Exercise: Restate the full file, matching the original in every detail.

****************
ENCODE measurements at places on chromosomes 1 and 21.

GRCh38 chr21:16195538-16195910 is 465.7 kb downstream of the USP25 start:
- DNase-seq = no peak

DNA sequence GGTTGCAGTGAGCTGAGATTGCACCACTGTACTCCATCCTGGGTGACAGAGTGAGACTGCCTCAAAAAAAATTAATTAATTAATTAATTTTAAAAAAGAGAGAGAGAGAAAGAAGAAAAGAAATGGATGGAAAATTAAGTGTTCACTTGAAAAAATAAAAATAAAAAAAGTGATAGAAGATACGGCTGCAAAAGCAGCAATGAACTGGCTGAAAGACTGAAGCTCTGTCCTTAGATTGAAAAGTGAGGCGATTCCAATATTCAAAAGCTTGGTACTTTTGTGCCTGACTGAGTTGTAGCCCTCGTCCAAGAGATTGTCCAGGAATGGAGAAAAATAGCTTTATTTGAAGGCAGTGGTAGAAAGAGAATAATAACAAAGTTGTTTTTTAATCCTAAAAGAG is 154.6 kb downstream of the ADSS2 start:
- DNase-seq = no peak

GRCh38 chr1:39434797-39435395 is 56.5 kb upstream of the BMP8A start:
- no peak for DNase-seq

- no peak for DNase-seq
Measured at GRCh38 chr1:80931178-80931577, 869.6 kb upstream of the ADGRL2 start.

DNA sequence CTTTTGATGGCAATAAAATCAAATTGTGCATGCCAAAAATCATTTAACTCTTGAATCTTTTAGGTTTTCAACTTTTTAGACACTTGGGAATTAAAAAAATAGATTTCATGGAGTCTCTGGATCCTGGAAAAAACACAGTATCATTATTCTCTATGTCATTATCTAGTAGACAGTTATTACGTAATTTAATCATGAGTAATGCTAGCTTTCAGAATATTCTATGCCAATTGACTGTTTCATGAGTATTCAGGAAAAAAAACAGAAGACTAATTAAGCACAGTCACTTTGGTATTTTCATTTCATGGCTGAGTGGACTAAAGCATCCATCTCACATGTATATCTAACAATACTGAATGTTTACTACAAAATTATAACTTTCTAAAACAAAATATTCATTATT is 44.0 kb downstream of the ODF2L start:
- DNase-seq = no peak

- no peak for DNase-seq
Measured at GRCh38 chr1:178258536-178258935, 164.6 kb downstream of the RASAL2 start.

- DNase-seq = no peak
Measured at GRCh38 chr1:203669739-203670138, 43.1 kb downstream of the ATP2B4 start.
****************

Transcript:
ENCODE measurements at places on chromosomes 1 and 21.

GRCh38 chr21:16195538-16195910 is 465.7 kb downstream of the USP25 start:
- DNase-seq = no peak

DNA sequence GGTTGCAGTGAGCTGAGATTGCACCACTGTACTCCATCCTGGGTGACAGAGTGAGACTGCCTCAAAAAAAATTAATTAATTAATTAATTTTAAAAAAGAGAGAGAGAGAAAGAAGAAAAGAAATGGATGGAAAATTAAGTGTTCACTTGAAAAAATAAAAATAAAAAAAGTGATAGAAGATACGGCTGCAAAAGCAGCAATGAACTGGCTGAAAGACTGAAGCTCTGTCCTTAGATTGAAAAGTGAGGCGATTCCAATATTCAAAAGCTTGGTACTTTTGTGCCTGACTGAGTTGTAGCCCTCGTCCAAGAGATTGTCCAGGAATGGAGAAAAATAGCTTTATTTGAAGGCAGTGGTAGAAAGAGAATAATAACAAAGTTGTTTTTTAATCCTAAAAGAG is 154.6 kb downstream of the ADSS2 start:
- DNase-seq = no peak

GRCh38 chr1:39434797-39435395 is 56.5 kb upstream of the BMP8A start:
- no peak for DNase-seq

- no peak for DNase-seq
Measured at GRCh38 chr1:80931178-80931577, 869.6 kb upstream of the ADGRL2 start.

DNA sequence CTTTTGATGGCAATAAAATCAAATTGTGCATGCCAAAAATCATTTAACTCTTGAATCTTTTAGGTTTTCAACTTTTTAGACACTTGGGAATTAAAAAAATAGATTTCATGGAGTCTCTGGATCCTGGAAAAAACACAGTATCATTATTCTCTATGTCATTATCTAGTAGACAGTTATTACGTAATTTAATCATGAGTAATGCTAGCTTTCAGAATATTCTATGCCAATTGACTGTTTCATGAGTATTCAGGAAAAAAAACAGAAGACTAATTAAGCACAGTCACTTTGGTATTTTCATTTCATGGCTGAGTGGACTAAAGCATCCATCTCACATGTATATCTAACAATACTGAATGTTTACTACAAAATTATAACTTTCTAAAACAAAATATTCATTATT is 44.0 kb downstream of the ODF2L start:
- DNase-seq = no peak

- no peak for DNase-seq
Measured at GRCh38 chr1:178258536-178258935, 164.6 kb downstream of the RASAL2 start.

- DNase-seq = no peak
Measured at GRCh38 chr1:203669739-203670138, 43.1 kb downstream of the ATP2B4 start.